Wednesday, August 20, 2014


    Hi my name is Lynn Berger but my name on the email says Vanessa but I go by my middle name and I am not very technologically talented.  I am an older returning student and I read constantly but not what anyone would consider great literature.  I hate reading snobs! The reading snobs are the ones that if you are not reading “War and Peace” then you are wasting your time.  I like Jane Austen books and one of my favorite books is “To Kill a Mockingbird” Every time I read it I find some new insight.   I hate reading tragedies and that might make me shallow but I view reading as enjoyment and I like novels that are uplifting in some way.  I have seen Death of a Salesman and Willie Loomis is a sad tragic character but the play does give a person a lot to think about and discuss. The dynamics between the father and son are revealing.  I am going to try and post a picture so wish me luck!

P.S. I hate counting words just to make a longer blog so I apologize if this is too short.


  1. Hi Lynn and welcome to the class!
    Technological talent not needed. We'll figure it out together and make adjustments as needed.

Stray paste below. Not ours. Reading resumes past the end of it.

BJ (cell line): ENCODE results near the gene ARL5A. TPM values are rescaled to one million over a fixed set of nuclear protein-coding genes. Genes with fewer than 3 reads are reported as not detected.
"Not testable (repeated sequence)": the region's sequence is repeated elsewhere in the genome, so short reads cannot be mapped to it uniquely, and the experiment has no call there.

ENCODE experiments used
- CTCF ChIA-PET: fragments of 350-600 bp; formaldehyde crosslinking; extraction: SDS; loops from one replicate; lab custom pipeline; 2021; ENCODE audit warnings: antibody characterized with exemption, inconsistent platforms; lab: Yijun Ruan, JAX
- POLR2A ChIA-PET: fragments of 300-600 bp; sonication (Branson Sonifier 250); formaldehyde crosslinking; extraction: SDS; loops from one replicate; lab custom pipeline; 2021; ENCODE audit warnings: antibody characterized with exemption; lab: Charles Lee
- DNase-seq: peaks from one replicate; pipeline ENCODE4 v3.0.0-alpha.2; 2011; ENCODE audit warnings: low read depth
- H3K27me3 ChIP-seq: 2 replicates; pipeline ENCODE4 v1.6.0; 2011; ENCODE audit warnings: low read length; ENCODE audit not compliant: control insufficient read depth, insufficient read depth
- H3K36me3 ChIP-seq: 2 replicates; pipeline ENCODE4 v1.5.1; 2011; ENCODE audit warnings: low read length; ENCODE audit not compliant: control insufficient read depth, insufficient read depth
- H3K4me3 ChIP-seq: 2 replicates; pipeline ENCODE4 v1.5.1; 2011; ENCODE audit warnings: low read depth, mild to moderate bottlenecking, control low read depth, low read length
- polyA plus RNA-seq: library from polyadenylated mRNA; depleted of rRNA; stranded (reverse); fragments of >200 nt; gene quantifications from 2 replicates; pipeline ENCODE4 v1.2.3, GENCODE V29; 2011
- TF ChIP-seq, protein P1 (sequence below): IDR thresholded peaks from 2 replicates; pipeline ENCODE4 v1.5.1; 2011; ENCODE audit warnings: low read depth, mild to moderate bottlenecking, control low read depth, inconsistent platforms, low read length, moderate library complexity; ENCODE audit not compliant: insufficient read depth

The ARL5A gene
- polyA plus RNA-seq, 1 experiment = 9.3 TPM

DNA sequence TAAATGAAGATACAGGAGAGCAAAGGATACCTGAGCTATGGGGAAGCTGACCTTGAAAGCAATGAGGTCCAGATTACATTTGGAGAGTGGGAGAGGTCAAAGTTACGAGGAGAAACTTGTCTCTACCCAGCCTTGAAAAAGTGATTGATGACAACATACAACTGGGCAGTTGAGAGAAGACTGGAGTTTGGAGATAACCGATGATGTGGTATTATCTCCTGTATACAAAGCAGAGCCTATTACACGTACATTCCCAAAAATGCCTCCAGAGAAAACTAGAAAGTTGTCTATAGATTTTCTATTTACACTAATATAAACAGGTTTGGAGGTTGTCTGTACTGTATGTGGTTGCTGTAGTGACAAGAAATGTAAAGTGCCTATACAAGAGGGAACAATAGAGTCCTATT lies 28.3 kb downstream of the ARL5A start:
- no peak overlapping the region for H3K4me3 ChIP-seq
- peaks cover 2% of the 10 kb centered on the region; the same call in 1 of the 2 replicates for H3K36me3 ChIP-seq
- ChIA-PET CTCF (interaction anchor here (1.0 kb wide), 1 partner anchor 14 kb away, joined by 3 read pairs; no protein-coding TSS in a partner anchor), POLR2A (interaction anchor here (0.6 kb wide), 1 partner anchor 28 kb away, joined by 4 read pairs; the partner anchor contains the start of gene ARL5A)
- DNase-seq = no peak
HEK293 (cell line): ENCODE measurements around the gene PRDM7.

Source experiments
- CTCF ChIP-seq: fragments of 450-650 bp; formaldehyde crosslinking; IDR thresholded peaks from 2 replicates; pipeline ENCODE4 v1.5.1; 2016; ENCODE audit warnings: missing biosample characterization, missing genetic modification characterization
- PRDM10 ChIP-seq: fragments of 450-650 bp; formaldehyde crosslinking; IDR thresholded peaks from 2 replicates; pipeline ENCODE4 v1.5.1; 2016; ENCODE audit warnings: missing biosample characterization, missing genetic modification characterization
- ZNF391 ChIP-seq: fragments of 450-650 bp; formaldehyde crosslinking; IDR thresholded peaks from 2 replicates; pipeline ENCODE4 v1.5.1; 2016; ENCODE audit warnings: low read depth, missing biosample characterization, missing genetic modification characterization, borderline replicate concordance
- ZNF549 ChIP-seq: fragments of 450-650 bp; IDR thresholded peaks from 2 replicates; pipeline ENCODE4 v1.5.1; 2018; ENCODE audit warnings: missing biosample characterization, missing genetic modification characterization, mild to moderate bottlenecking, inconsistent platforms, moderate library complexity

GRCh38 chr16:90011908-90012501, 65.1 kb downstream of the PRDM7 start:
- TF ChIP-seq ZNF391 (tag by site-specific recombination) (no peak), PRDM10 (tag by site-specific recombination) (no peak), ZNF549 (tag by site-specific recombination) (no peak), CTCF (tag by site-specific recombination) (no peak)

One of the things we will discuss this semester is how the ideas about what counts as "Great Literature" changed during the 20th century. Who gets to decide that anyway?

    Length isn't really an issue for this post, but make sure the posts discussing the readings are well-developed. The length requirement is just there to make sure we are really engaging fully with the reading and developing our ideas.

  2. One thing I found through my creative writing courses were all of the "reading snobs." I always thought I was well-read, but then the snobby kids would show up to ruin it. But don't sell yourself short, you love To Kill a Mockingbird: that right there is an incredible work of fiction. Also, coming from someone who has once or thrice been called a reading snob, War and Peace was tight and Tolstoy really nailed it. Congrats on getting back into school! I took a couple of years off and it took so much to get back in it. We show great motivation by leaving something stressful then coming back into it.

  3. Corey, Thanks for the encouragement. I still find the sheer number of characters in Tolstoy's book overwhelming. I guess I will have to see the movie. (probably multiple times to get it)